MPs attack News At Ten abolition plan

MEDIA

ITV EXECUTIVES clashed with MPs yesterday over plans to abolish News At Ten.

Members of the Culture, Media and Sport select committee accused the network of putting commercial revenue ahead of the needs of viewers. During a two-hour session at the House of Commons, Gerald Kaufman, the chairman of the committee, accused ITV chief executive, Richard Eyre, of failing to back the change with any hard evidence that audiences would benefit. "In order to maximise your commercial income you are deliberately planning a fall in the number of people who watch your peak-hour bulletin, which is at present the best-watched news programme in Britain," he said.

ITV wants to replace News at Ten with a 6.30pm news programme, and a bulletin at 11pm. It needs to secure approval from the Independent Television Commission (ITC), which is consulting the public and will make a decision on 19 November.

Mr Eyre argued that the combination of the two new news programmes would produce better audiences than the current combination of a 5.40pm bulletin and News at Ten.

But Mr Kaufman said: "There is absolutely no evidence other than your hope and your hunch that if you had a 6.30 bulletin you would get any more than a quarter of the audience," he said. Mr Eyre said that the proposals would encourage more people to tune into news at 11pm, and would help ITV build the younger, more up-market news it desperately needs in order to placate advertisers. Mr Kaufman was disdainful and directed much of his criticism at Mr Eyre's claim that people might choose to watch an 11pm bulletin rather than go to bed.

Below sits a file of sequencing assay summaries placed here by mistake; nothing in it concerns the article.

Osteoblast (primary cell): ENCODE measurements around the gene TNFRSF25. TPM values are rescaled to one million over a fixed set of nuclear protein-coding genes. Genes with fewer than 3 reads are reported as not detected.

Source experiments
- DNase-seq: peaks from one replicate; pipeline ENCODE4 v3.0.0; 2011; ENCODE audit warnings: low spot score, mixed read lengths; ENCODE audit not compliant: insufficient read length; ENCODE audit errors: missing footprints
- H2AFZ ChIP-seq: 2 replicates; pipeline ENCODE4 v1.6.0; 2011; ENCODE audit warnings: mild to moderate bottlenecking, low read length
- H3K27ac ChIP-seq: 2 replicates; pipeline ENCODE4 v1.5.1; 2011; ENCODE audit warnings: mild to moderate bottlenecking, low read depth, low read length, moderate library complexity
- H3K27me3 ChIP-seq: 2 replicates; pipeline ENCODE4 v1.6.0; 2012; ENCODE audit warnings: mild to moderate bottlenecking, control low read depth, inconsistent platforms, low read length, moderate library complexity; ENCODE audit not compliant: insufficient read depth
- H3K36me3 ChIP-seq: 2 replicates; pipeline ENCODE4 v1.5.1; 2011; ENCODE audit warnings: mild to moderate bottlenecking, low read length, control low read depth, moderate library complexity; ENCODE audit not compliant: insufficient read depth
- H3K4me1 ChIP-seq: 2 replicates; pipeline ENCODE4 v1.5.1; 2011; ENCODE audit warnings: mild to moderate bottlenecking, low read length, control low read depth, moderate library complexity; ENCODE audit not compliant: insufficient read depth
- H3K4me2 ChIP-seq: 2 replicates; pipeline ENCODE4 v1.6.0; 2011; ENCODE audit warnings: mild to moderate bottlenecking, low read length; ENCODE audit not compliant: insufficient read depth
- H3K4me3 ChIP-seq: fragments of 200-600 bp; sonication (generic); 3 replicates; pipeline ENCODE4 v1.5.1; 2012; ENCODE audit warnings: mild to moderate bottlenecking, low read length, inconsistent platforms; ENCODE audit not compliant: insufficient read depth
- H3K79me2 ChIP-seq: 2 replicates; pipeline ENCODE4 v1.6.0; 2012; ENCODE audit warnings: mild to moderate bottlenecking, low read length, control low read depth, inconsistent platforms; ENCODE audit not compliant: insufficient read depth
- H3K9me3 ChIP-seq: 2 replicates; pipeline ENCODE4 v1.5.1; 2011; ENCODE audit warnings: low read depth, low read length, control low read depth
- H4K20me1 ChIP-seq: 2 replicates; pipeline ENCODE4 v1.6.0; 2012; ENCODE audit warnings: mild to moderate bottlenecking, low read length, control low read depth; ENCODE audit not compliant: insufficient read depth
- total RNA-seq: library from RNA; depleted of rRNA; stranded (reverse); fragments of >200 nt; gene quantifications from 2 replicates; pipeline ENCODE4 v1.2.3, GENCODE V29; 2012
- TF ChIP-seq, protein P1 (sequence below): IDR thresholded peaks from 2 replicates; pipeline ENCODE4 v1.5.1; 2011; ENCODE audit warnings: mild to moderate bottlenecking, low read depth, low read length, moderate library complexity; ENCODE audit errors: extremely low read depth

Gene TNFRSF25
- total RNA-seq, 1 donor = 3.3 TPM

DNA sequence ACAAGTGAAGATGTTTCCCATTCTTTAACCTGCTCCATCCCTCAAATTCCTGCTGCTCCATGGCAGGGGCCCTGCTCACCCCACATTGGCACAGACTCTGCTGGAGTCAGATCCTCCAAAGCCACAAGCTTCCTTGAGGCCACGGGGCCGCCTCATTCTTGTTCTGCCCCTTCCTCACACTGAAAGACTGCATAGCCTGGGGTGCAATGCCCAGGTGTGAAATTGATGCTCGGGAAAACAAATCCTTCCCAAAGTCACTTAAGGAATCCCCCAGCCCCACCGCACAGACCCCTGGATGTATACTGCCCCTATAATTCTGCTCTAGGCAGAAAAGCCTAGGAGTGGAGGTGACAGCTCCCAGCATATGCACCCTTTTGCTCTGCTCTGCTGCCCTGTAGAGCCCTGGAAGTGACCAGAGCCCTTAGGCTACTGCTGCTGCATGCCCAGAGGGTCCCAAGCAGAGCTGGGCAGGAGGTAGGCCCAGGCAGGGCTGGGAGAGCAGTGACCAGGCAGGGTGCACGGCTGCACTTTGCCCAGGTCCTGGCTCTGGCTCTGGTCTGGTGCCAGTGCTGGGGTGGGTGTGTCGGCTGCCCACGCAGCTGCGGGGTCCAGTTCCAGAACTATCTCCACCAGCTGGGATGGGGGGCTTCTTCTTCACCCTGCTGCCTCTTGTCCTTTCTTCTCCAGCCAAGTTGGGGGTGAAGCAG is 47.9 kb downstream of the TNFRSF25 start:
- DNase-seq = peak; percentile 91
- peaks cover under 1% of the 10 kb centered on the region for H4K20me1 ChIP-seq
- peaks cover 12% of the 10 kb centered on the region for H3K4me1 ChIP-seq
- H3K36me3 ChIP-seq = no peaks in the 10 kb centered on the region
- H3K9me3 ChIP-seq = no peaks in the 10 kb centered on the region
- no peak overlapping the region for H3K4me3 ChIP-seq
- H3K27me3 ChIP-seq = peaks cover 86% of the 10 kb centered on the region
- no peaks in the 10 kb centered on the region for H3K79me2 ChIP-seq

The committee heard from Sir George Russell, who was chairman of the ITC when ITV tried to shift News at Ten five years ago. Sir George said he believed that the programme should still stay where it is and if ITV felt that a 6.30pm bulletin would improve its audiences, he pointed out, it could introduce one immediately without ITC approval.

ITV bosses looked dejected after they had given evidence.

Tony Blair, the Prime Minister, has said he would like to see the programme stay where it is and Chris Smith, the Secretary of State for Culture Media and Sport, has said the move might put at risk ITV's capacity to compete with the BBC.

Tory members of the committee suggested that too much political influence is being brought to bear. Mr Eyre acknowledged that the intervention of Mr Blair and Mr Smith puts the ITC in the position of seeming to "snub the Secretary of State, or be cowed by his involvement". Sir George said there was never any one-to-one political pressure put upon him, until it came to moving News at Ten, when letters were received from John Major, Baroness Thatcher and the late John Smith.

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